Rayman 2: The Great Escape Review: Throw Your Fist, if You Can Aim Correctly.

A port of a successful game on several platforms since 1999, Rayman 2: The Great Escape is a 3d platforming game that was released to the appstore on March 1.  To advance in the game, the player must collect lums, little pieces of the world.  Once a certain amount are collected, you can advance to the next area, and once 1000 are collected and a few other tasks completed, Rayman can awaken a spirit to save the world from the robot pirates from outer space.

The gameplay mainly consists of running around as Rayman, and throwing his floating fists at enemies.  He also has other powers that are available to him, such as helicopter ears in which he can glide slowly to the ground.  Rayman has lost his powers, but over time and through the narrative more of his old powers are regained.  Each bigger level has many smaller areas, each of which are passed once enough lums are collected, and his friends freed from their cages.


Completeness: It is great to have an iDevice game that not only delivers solid gameplay, but brings along a full story as well.  Too many times have I heard gamers complain that there aren’t enough complete games on the platform; apparently Gameloft noticed that too so they decided to publish one.

Rayman: For those not familiar with this series of games, I thought I’d quickly touch on the main character.  Rayman is really fun to play as; he is athletic despite not having any limbs, and throwing his fists is very fun- you can melee attack at both short and long range.  He really is unique within the gaming world.

General Sillyness: The premise of robotic pirates from outer space is hysterical, I found myself laughing during the entertaining cutscenes.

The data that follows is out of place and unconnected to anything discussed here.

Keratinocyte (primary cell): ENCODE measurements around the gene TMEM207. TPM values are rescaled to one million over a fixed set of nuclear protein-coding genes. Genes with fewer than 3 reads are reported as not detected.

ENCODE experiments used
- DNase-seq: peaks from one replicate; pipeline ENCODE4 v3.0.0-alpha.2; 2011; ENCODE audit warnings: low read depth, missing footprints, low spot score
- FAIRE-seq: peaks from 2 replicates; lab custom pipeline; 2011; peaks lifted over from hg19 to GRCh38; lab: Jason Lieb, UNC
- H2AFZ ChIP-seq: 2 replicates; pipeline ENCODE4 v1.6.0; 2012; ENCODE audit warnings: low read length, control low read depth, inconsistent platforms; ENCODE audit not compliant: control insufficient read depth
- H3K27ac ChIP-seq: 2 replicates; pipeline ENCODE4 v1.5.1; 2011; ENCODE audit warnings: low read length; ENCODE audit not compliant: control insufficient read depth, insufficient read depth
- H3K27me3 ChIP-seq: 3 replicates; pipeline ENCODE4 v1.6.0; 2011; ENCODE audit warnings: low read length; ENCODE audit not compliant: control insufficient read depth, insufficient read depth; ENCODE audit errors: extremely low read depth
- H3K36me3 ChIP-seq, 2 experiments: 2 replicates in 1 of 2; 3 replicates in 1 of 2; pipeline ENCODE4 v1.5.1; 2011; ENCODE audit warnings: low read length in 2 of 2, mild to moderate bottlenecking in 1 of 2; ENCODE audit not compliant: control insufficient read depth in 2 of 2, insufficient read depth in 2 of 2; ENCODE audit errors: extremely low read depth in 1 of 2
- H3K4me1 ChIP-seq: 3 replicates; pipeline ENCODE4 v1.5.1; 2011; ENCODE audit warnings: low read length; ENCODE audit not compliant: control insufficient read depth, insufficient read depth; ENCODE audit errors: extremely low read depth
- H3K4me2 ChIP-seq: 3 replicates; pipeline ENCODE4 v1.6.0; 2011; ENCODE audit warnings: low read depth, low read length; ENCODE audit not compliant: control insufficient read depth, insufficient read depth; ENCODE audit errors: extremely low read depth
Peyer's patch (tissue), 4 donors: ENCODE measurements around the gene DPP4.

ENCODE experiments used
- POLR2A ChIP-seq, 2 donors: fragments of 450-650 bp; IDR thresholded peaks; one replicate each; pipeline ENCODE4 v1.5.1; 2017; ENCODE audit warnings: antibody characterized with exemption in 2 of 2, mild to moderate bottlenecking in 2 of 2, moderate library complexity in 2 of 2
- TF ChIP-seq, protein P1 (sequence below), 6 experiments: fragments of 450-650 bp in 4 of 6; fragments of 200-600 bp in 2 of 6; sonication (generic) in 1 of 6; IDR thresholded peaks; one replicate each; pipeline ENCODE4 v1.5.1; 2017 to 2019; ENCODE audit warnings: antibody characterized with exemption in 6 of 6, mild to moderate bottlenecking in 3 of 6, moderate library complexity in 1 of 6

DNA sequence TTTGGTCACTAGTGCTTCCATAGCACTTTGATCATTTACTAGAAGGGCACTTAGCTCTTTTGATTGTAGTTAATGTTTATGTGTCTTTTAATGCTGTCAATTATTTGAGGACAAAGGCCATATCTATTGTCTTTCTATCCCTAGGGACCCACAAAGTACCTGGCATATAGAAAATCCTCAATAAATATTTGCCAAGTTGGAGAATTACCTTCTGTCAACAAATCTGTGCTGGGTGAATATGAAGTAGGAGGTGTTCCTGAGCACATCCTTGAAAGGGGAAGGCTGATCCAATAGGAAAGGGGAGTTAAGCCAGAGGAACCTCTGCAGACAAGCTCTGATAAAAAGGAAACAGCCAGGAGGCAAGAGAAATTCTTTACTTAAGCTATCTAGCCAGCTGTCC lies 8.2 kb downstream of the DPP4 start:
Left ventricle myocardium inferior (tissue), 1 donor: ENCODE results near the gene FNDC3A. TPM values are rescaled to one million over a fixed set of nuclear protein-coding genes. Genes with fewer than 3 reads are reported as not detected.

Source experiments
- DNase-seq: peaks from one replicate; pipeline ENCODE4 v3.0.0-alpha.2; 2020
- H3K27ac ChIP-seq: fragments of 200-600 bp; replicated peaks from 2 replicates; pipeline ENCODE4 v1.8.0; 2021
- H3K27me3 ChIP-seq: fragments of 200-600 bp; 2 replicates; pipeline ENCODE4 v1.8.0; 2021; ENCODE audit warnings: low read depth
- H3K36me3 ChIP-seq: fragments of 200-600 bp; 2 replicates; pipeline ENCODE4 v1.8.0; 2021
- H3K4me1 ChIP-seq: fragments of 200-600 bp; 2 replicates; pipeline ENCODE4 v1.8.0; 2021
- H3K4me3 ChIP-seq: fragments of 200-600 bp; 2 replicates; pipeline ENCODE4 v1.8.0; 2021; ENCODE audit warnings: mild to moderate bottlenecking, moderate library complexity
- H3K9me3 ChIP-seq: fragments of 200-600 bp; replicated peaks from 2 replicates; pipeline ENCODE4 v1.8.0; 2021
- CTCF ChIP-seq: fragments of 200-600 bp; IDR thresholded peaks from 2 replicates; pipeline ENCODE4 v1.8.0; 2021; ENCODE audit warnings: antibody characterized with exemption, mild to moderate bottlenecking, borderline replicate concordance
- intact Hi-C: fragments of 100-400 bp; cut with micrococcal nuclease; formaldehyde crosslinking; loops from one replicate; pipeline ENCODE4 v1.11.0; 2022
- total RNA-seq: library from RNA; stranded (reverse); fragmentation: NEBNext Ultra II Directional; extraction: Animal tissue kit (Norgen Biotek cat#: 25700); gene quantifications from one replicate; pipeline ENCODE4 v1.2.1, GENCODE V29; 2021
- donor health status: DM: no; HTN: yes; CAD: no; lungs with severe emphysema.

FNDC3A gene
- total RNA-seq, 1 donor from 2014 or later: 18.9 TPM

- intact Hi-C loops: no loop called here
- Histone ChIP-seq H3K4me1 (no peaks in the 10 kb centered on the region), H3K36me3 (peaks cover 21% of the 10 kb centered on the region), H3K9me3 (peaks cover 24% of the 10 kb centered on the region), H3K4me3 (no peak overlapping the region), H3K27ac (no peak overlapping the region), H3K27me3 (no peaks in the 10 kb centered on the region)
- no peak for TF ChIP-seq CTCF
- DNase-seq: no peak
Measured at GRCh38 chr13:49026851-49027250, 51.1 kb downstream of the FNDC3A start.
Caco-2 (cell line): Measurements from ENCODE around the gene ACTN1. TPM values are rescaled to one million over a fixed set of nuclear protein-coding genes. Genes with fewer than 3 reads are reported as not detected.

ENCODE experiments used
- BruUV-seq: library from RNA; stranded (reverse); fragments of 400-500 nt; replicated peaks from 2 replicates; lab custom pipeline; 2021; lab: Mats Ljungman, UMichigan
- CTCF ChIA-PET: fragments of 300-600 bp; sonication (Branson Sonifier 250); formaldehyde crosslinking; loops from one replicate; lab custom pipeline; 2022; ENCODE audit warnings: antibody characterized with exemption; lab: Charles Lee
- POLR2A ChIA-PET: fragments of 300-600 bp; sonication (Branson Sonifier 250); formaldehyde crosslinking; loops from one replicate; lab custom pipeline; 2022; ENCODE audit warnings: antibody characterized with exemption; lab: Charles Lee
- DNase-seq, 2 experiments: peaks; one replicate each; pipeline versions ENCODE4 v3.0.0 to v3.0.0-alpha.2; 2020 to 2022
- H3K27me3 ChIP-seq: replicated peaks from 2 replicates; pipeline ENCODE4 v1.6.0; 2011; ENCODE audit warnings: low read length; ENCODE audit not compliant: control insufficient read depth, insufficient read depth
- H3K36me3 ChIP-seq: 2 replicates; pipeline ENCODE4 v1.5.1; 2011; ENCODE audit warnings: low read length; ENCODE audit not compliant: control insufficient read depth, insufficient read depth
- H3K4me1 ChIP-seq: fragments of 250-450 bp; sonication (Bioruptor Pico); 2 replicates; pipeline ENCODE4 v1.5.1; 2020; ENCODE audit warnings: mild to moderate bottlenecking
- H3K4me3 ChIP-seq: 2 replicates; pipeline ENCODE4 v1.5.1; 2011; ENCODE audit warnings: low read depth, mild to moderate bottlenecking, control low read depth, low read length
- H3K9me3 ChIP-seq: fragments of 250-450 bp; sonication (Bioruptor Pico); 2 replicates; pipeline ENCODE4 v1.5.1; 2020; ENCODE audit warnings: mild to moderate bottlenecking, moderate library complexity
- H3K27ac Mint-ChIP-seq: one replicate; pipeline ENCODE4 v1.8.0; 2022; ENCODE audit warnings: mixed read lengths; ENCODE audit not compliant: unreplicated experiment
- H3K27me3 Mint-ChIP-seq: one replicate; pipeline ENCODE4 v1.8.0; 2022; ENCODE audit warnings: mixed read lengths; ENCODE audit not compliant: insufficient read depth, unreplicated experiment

Controls: This game is great… except for the controls.  There is a virtual joystick on the left and two buttons on the right, for jumping and throwing your fist.  Those buttons are great, but the joystick takes this title from being a great title to being an okay game with a lot of potential.  It is difficult to get the orient Rayman properly, I found myself having to attempt obstacles over and over again because I would miss because of poor controls.  Ironically, here on No DPad, I think that this game should have a virtual dpad because character motions would be much more accurate.

Camera: It wasn’t always easy to get the camera centered behind Rayman, partly because of the controls, and partly because of the slow response time of the camera.

Auto-Save: In iPod games it is customary for any game exited to auto-save immediately when the home button is pressed.  Unfortunately, the game has predetermined save points that sometimes take a while to reach.  This is not a pick up and play title.

I have had some fun with Rayman 2: The Great Escape, but my fun often was turned to frustration because of the plagued controls.  I also do not always have a ton of time to spare, so the first time I picked it up I played for about 15 minutes and quit.  When I returned, I had to do everything over again.  If you don’t mind these issues, then it is definitely worth trying because it is a wonderful game, but otherwise it may be worth waiting to see if Gameloft updates the controls.

Rayman 2: The Great Escape was developed by Ubisoft and published by Gameloft, and is available for $6.99 in the appstore.  I played version 1.0.1 on my iPod Touch 1G.

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